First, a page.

Fragmented Frequencies May 2011

In 1964 Phillips unveiled the compact cassette. Small and inexpensive to manufacture, it heralded the future of music. Though it didn’t really take off until the 80’s where in conjunction with the Sony Walkman (the ipod of the 80’s), cassettes began to outsell vinyl. Suddenly music was portable and for the first time you were the DJ in the soundtrack to your life. By the late 80’s the public had embraced the format. It entered our consciousness. Even an old geezer like Cliff Richard could become the height of 80’s cool because he was gliding along on roller skates, ‘wired for sound’ bopping along to his Walkman with a ‘head full of music.’

But alas it wasn’t to last. When cds were unleashed onto the market into the mid 90’s, with a propaganda campaign that would make the US military machine blush, cassettes never stood a chance. The introduction of the compact disc offered the mobility of cassettes with the promise of a perfect sound quality even greater than that of vinyl. In short it exposed the flaws of cassette, namely that speed could vary dramatically between playback devices, it increased noise levels and deteriorated in quality over time. Everyone replaced their music collections with the newfangled cds and record companies halted cassette productions.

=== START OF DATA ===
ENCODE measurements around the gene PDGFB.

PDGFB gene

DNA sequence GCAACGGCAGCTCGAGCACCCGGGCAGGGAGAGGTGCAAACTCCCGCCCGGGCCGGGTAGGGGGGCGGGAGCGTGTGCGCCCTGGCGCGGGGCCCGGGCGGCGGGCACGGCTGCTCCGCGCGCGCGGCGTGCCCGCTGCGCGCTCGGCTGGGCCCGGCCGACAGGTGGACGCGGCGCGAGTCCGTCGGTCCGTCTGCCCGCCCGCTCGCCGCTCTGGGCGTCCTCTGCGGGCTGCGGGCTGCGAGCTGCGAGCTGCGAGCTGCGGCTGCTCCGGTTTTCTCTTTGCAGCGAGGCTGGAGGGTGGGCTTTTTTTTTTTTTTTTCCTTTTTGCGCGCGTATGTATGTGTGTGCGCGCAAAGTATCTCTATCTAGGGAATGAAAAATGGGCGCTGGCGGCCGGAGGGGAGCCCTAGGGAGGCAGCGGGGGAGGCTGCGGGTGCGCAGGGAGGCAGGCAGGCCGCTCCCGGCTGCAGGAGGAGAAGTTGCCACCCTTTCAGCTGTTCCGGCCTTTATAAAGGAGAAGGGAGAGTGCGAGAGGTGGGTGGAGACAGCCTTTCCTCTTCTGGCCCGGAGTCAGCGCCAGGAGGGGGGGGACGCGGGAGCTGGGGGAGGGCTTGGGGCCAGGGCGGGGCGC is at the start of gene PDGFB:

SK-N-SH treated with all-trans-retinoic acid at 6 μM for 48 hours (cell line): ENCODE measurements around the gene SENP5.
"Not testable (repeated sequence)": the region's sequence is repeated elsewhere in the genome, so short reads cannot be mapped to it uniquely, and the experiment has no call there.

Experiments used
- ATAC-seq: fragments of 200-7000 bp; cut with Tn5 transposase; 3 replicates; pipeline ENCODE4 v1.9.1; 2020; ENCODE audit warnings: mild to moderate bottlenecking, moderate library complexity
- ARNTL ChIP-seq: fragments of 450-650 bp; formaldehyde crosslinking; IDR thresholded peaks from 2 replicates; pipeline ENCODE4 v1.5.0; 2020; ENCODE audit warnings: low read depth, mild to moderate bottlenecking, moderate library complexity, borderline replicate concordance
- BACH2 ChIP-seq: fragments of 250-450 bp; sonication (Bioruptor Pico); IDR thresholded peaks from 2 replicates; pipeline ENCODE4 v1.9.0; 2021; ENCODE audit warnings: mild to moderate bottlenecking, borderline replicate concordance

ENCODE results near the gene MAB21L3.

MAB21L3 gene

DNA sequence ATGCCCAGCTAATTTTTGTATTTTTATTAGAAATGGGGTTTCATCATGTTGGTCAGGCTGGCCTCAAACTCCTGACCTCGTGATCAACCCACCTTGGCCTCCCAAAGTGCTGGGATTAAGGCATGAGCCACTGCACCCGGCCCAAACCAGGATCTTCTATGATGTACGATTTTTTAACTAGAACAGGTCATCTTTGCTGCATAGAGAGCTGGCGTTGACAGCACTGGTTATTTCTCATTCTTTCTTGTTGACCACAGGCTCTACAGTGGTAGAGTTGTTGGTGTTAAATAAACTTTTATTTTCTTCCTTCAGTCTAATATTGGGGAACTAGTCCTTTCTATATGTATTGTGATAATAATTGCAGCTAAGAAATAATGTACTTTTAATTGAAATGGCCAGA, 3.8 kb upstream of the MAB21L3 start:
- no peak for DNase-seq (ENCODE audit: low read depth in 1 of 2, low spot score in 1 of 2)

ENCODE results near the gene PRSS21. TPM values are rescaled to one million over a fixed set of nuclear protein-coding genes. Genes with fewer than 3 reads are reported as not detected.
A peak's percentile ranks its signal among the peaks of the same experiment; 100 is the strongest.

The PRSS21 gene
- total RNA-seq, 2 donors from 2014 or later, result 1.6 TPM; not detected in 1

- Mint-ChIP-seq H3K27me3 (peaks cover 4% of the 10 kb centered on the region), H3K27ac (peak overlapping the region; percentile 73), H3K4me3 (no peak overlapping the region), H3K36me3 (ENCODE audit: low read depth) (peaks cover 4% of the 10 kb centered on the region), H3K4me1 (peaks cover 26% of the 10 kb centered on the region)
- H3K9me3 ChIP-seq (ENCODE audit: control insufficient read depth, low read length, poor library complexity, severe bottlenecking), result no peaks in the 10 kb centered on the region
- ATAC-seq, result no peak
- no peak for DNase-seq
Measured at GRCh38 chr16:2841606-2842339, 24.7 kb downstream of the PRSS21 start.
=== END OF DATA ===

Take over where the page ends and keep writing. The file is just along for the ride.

But this is not the end of this story. Because the format wars didn’t end. In fact they never end. Whilst DJing culture has developed a fetish item out of vinyl and crate diggers scour entire continents in search of exotic rare groove, cassettes have been unable to elicit the same kind of devotion. The problem is that no one wants to DJ with tapes. They’re too fiddly to splice and the quality issues and deterioration make them unattractive formats to store music. Whilst they lasted longest in car stereos, even this was destined to end, replaced with compact discs or now Bluetooth. Even op shops can’t sell cassettes anymore. The problem is that few people can play them. Even if they still own a cassette player the chances are that it’s heads are probably so dried and decayed that all you’ll hear is the rusty squeal of a format where the love affair has well and truly ended. With blank cds so cheap and every garage band using garage band and able to manufacture their own music, cassettes seemed destined to the scrap heap.